DBS, OCBC, UOB raise interest rates for fixed home loans to up to 4.5%
This is the second increase in fixed home loan interest rates in less than two months.
SINGAPORE: DBS, OCBC and UOB raised their fixed home loan interest rates on Tuesday (Nov 15), with rates reaching up to 4.5 per cent.
DBS, Singapore’s largest lender, has four fixed rate packages available, ranging from two years to five years. All four are set at 4.25 per cent per year.
OCBC one-year and two-year fixed rate packages are now set at 4.3 per cent per year, up from 3.35 per cent and 3.5 per cent respectively.
UOB's two-year fixed rate package is now set at 4.5 per cent per year.
Earlier this month, the US Federal Reserve raised the benchmark lending rate by 0.75 percentage point - the fourth straight increase of that size and the sixth hike this year - in a battle to tame high inflation.
Singapore’s core inflation rose to 5.3 per cent in September, edging towards a 14-year high. The three local banks last adjusted their home loan rates in October.
Click to listen: How to deal with rising home loan interest rates
DBS’ floating rates remained the same at a three-month compounded Singapore Overnight Rate Average (SORA) and a lending margin of 1 per cent per year.
The three-month compounded SORA has risen from 0.1949 at the start of the year to 2.6633 as of Nov 14. There is a two-year lock-in period.
The bank also changed its "hybrid loan". People can now structure up to 70 per cent of their home loan amount in fixed rate, and the remaining in a floating rate package. It was previously up to 50 per cent.
The floating rate from the hybrid loan is the three-month compounded SORA with a lending margin of 0.75 per cent, with a two-year lock-in period.
OCBC’s floating interest rates remain unchanged, with a rate of three-month compounded SORA and 0.98 per cent lending margin for the first and second year, before the lending margin rises to 1 per cent in the third year.
The floating packages will be “more attractive” for customers who want flexibility in their prepayment, said OCBC’s head of home loans Maryanne Phua.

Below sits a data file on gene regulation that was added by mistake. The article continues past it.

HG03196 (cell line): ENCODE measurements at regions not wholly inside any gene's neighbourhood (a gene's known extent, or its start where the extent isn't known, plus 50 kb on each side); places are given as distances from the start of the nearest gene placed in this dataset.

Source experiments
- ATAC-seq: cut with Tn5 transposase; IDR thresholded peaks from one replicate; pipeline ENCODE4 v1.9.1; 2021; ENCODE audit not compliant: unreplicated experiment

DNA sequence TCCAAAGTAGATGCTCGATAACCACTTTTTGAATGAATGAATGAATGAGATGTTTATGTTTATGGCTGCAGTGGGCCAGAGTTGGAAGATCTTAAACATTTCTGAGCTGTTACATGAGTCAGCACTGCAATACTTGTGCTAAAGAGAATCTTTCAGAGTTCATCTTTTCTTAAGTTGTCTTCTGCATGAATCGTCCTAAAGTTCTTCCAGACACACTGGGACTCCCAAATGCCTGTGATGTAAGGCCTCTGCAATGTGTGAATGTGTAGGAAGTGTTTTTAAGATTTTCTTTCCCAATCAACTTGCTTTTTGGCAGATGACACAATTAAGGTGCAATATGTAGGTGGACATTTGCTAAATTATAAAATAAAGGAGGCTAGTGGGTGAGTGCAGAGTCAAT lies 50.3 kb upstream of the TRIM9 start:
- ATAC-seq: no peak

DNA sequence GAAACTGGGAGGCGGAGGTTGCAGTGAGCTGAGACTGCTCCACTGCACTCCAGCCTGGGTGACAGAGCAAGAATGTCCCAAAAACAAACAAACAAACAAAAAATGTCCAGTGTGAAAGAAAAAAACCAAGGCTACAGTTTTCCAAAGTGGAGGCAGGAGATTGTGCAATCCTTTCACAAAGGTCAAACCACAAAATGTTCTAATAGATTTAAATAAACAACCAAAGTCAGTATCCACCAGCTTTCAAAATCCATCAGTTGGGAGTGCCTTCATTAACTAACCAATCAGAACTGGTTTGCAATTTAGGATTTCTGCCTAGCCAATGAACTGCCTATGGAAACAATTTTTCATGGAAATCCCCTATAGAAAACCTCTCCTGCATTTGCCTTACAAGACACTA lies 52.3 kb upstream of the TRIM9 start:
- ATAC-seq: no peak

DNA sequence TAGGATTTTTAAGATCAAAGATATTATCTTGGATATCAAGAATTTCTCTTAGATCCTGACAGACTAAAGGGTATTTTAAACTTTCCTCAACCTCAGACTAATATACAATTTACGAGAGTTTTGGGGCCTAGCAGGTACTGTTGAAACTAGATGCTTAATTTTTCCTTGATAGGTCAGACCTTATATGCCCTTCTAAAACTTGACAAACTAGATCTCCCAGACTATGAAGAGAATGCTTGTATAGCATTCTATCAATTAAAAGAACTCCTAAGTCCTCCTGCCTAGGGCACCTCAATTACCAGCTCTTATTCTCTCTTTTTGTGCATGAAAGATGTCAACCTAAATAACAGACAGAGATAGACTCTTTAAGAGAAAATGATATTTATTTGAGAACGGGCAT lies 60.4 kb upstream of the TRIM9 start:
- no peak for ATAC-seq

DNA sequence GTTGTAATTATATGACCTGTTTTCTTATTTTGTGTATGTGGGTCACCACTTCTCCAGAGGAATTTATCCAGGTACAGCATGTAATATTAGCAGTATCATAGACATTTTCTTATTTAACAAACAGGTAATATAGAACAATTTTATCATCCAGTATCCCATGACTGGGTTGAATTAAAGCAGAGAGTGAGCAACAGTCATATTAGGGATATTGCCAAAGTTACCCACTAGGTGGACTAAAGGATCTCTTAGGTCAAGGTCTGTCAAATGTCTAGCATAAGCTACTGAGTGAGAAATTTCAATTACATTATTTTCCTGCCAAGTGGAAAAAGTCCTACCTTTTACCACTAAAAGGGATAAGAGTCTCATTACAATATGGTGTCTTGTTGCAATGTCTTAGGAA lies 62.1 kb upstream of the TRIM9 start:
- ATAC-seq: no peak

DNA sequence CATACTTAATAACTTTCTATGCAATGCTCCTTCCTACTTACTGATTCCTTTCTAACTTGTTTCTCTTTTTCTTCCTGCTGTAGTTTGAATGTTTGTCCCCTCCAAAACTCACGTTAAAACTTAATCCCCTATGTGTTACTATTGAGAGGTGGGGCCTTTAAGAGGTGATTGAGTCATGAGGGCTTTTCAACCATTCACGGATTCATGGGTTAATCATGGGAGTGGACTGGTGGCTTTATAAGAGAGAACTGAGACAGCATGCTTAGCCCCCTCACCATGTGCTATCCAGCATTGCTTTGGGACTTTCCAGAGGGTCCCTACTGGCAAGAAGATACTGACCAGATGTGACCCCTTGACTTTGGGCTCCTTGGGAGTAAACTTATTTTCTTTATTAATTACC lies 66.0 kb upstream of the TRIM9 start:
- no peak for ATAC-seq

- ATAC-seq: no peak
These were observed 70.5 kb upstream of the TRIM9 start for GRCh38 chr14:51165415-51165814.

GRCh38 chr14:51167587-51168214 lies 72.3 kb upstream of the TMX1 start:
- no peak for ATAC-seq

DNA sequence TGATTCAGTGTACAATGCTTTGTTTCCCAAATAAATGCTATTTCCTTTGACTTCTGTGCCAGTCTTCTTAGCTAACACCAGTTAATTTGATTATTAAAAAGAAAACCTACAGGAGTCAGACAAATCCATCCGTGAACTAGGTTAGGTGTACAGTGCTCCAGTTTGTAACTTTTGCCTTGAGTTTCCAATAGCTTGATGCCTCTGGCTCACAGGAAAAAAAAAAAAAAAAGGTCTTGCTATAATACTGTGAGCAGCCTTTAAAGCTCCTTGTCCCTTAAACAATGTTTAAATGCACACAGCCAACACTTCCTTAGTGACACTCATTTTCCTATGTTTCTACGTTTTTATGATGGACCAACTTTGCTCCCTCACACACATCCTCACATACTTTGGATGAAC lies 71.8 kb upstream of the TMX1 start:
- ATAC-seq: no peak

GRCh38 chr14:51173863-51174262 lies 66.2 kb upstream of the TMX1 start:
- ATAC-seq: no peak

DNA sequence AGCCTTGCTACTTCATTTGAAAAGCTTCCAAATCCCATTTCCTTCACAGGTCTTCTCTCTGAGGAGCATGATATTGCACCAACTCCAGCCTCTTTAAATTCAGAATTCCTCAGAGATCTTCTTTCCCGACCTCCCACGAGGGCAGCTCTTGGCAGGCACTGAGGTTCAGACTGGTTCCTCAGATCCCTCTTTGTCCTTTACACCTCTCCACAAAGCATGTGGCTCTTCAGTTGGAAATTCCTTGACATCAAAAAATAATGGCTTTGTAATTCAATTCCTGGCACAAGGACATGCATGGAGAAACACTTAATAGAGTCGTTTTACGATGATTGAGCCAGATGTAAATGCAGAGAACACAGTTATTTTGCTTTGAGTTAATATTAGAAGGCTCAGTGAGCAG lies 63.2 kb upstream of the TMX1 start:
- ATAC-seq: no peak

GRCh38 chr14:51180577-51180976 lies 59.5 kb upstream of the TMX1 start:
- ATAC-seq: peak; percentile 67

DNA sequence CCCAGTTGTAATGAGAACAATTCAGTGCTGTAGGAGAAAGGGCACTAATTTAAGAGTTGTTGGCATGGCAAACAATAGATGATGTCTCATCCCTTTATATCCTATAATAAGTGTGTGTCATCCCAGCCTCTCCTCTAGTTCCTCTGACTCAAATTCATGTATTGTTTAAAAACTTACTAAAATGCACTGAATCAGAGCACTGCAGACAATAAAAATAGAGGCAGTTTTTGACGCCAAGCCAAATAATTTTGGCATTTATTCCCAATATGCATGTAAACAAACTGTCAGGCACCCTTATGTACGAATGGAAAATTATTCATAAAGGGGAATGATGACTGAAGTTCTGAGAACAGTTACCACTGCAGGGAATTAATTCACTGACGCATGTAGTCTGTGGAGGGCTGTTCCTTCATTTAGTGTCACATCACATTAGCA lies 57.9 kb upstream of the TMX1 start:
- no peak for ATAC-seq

A DBS spokesperson said: “Regardless of interest rate trends or choice of home loan packages, we strongly advise borrowers to set aside sufficient funds as a buffer in case of further interest rate hikes or any unforeseen circumstances.
“Ideally, one should set aside some savings in cash or liquid assets that can be used to pay for their monthly home loan instalments for the next two years, in addition to at least six months’ worth of expenses.
“This would allow sufficient time to restructure the loan, or even sell the property should they run into any financial issues.”
UOB's floating interest rates also remain unchanged, with a floating rate pegged to the three-month compounded SORA, plus a margin of 0.7 per cent per annum for the first two years, and 0.8 per cent from the third year.
On the bank's fixed and floating rate home loan packages, UOB's head of group personal financial services, Jacquelyn Tan, said: "Buying a property is a long-term commitment and a significant milestone. We want to support and provide our customers with a range of options to meet their unique needs and circumstances."
The Government introduced several cooling measures on Sep 30, including tightening the maximum loan quantum limits. For HDB loans, the loan-to-value (LTV) was lowered to 80 per cent from 85 per cent.
A 15-month wait-out period was also implemented for private home owners buying HDB resale flats, although this will not apply to seniors aged 55 and above who are moving from their private property to a four-room or smaller resale flat.